Oct 23, 2012

Hide and Seek


Watsonville, CA - Last week, a female opossum was found sleeping in a corner behind some plants, just outside a variety store. Before rescuers could arrive to assess the animal, it was assaulted with a boot and ran into the shop.

Inside the store, the opossum found many good places to hide and sleep during the day, until one day... when 
an employee was moving plastic crates filled with merchandise, and her fingers felt hair inside the box. Startled, she ran to the front of the store to get help. 

WildRescue's Duane and Rebecca responded, but could not locate the opossum. The next day, they returned with their tracking expert, Cooper.

Within 3 minutes, Cooper pinpointed the marsupial's location. It was in between a stack of heavy windows. It took some time, but the team finally caught up with her.






Once captured, the team did a brief exam to make sure she was okay to set free. They quickly noticed  the blue crumbles between her teeth. She had been eating rat poison!


Management had recently placed bait blocks in the warehouse, thinking they had rats.

The blocks have since been removed.


The opossum was transported just a few miles away to Monique, with Native Animal Rescue, where she was treated with Vitamin K to counter the anticoagulant rodenticide.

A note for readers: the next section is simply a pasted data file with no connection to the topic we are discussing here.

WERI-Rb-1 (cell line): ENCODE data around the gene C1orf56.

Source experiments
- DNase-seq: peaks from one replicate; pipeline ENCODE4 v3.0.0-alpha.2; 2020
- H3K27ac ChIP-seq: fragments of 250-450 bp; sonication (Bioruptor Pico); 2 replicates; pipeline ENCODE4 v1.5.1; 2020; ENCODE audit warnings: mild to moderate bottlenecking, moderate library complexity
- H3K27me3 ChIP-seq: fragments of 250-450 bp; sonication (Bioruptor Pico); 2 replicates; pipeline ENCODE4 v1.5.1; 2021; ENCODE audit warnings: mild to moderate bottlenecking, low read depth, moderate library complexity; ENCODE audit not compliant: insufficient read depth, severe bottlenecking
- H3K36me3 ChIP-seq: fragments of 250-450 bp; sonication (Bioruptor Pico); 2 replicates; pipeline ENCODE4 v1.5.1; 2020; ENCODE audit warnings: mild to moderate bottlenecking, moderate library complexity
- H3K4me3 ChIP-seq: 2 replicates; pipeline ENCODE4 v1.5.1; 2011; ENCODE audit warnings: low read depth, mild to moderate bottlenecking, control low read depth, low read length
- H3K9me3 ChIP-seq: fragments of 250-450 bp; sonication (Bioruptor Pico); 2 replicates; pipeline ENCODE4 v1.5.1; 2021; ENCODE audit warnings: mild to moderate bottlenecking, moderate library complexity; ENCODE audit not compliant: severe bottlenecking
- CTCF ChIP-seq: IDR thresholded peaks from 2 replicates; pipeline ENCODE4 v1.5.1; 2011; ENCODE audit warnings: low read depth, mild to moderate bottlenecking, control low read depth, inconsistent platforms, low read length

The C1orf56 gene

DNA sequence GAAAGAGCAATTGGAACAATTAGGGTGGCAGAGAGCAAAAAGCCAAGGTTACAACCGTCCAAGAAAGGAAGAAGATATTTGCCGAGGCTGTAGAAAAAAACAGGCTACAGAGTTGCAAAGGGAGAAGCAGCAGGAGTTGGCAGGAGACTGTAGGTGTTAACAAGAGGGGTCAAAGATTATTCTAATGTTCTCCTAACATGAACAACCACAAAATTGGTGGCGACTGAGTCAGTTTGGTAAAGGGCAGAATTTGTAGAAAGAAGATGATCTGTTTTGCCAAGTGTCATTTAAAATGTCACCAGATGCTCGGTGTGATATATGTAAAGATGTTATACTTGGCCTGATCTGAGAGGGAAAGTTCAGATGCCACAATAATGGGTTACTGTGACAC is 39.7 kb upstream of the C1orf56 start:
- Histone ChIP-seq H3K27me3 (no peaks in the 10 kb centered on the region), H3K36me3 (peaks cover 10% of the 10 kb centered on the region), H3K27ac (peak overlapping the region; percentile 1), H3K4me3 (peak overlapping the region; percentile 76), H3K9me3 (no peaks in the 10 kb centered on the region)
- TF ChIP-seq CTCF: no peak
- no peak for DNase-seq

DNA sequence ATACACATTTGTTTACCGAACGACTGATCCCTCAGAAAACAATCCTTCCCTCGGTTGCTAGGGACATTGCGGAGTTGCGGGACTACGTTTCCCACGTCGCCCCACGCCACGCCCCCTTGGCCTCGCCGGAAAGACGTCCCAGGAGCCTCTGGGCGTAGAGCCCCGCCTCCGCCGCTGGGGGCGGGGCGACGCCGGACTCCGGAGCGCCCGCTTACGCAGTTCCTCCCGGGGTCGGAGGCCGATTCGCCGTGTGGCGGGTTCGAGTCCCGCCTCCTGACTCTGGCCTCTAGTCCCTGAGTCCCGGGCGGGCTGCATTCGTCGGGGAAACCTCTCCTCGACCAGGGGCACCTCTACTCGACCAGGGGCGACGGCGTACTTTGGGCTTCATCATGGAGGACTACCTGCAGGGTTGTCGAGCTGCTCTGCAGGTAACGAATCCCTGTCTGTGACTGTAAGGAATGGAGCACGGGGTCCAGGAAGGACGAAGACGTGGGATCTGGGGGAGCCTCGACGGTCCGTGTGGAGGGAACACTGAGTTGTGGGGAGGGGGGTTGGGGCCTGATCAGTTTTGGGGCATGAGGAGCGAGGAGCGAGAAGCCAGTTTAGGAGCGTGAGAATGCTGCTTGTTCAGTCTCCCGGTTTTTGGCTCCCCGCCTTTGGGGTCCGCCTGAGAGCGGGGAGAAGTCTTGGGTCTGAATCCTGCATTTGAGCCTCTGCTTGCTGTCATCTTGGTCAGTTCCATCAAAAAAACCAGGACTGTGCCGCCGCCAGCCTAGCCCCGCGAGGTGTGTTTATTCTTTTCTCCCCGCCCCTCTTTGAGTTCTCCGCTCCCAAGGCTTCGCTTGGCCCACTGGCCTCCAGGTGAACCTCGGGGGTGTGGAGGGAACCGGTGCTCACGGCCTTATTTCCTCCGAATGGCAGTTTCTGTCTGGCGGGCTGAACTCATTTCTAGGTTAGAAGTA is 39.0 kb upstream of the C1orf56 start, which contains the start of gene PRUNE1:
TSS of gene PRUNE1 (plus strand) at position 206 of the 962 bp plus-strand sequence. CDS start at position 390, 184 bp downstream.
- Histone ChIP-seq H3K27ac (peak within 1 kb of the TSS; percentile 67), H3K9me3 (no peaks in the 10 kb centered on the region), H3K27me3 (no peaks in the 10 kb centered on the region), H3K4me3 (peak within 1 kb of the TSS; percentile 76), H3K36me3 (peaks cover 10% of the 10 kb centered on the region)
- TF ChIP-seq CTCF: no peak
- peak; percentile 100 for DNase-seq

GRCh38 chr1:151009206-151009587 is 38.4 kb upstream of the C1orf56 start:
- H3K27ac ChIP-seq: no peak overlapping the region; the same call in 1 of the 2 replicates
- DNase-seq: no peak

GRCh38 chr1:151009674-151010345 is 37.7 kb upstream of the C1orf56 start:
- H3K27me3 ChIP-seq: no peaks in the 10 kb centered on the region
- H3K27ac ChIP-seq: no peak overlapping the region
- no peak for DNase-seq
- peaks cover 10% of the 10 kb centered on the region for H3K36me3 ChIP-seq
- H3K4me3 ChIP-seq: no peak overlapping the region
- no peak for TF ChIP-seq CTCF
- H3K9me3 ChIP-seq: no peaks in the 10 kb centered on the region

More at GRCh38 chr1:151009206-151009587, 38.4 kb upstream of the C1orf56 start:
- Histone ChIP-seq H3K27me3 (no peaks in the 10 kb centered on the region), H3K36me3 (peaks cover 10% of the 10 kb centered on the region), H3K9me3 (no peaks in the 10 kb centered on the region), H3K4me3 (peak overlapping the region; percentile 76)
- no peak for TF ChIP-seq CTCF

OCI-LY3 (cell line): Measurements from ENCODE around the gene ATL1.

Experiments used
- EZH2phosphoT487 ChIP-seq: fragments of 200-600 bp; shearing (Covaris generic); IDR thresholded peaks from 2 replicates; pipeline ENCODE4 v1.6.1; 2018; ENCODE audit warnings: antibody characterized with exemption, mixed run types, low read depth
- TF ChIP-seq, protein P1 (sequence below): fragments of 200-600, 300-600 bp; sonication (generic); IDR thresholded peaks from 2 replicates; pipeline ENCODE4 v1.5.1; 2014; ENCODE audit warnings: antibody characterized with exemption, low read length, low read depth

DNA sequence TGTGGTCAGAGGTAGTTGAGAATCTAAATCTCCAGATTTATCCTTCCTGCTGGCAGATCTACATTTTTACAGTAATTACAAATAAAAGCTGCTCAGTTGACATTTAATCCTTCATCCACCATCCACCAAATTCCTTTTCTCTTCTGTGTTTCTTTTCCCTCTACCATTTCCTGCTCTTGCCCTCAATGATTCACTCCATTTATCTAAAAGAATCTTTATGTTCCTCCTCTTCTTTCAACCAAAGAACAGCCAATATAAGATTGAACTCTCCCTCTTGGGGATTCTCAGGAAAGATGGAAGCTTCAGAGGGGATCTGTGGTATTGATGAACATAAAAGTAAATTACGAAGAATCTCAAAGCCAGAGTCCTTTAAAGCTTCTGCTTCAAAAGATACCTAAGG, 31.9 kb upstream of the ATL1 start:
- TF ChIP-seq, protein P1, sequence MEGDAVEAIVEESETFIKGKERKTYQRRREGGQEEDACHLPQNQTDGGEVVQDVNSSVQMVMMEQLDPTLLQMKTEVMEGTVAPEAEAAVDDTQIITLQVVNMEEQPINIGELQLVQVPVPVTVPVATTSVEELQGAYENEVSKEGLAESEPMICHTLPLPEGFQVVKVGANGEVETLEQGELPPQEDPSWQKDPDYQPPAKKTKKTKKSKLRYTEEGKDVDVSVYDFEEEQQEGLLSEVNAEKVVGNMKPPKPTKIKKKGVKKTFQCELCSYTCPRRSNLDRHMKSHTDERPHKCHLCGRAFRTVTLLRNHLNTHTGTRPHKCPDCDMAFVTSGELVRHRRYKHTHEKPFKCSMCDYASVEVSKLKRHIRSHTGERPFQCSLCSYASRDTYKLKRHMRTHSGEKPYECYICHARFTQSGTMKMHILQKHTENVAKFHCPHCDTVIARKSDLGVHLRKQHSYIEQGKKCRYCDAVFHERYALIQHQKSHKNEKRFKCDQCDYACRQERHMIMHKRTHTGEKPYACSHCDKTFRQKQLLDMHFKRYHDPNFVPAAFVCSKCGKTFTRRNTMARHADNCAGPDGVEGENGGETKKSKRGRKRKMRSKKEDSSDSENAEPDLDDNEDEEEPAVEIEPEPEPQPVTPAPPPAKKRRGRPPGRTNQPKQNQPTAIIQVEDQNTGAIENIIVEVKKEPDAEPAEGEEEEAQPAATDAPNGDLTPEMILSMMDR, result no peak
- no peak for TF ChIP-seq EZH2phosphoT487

UPDATE 10-26-12: The opossum is doing very well and should be ready to release any day.



4 comments:

  1. Great job as usual, team! Shame on the person who assaulted the poor critter with a boot!

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  2. Poison doesn't solve anything. The animal dies in a bad spot indoors and it stinks. It's too bad people think the cute little harmless possum is a rat.

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  3. Yay Cooper!!! I have always wanted a safe, find-the-injured-animal-to-rescue-it kind of tracking dog. Let me know if you have any tips for training the ... erp ... chows! :-) Winnie

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  4. Thanks, Winnie. I train my dogs to NOT 'go after' ANY animal (unless I say so). With Cooper, he has a great nose. I give him 'assignments' to keep him in practice of using scent over sight. Just got lucky - he's protective yet submissive and inquisitive. Blood test indicate he's a mastiff (always A for Awesome) and greyhound (What?), which gives him his dainty, couch-potato, non-aggressiveness. While much can be said for training - it is a dog's genetics that will, in the end, get the best of you. I would say start with a good foundation breed for what you want - Working Breed etc. Chows...... hmmmm...... : 0

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